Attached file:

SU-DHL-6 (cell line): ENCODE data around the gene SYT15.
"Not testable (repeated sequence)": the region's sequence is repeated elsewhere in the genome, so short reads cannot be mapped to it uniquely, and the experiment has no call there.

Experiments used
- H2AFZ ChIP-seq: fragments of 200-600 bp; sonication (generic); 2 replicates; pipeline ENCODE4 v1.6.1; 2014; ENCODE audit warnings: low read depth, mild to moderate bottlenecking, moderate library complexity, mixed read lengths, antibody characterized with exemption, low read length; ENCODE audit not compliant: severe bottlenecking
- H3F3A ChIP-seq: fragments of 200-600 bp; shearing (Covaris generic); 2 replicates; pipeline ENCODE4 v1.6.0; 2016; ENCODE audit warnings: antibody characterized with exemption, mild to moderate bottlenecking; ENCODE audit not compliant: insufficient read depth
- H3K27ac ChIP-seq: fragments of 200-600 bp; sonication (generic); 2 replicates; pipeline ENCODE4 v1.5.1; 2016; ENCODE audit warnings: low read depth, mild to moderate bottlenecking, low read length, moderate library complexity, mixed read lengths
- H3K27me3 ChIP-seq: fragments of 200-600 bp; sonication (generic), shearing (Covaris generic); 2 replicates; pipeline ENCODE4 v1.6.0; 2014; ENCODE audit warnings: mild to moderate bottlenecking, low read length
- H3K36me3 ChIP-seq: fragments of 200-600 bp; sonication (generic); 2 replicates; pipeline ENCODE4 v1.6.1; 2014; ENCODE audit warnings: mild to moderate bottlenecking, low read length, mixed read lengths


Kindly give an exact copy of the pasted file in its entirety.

SU-DHL-6 (cell line): ENCODE data around the gene SYT15.
"Not testable (repeated sequence)": the region's sequence is repeated elsewhere in the genome, so short reads cannot be mapped to it uniquely, and the experiment has no call there.

Experiments used
- H2AFZ ChIP-seq: fragments of 200-600 bp; sonication (generic); 2 replicates; pipeline ENCODE4 v1.6.1; 2014; ENCODE audit warnings: low read depth, mild to moderate bottlenecking, moderate library complexity, mixed read lengths, antibody characterized with exemption, low read length; ENCODE audit not compliant: severe bottlenecking
- H3F3A ChIP-seq: fragments of 200-600 bp; shearing (Covaris generic); 2 replicates; pipeline ENCODE4 v1.6.0; 2016; ENCODE audit warnings: antibody characterized with exemption, mild to moderate bottlenecking; ENCODE audit not compliant: insufficient read depth
- H3K27ac ChIP-seq: fragments of 200-600 bp; sonication (generic); 2 replicates; pipeline ENCODE4 v1.5.1; 2016; ENCODE audit warnings: low read depth, mild to moderate bottlenecking, low read length, moderate library complexity, mixed read lengths
- H3K27me3 ChIP-seq: fragments of 200-600 bp; sonication (generic), shearing (Covaris generic); 2 replicates; pipeline ENCODE4 v1.6.0; 2014; ENCODE audit warnings: mild to moderate bottlenecking, low read length
- H3K36me3 ChIP-seq: fragments of 200-600 bp; sonication (generic); 2 replicates; pipeline ENCODE4 v1.6.1; 2014; ENCODE audit warnings: mild to moderate bottlenecking, low read length, mixed read lengths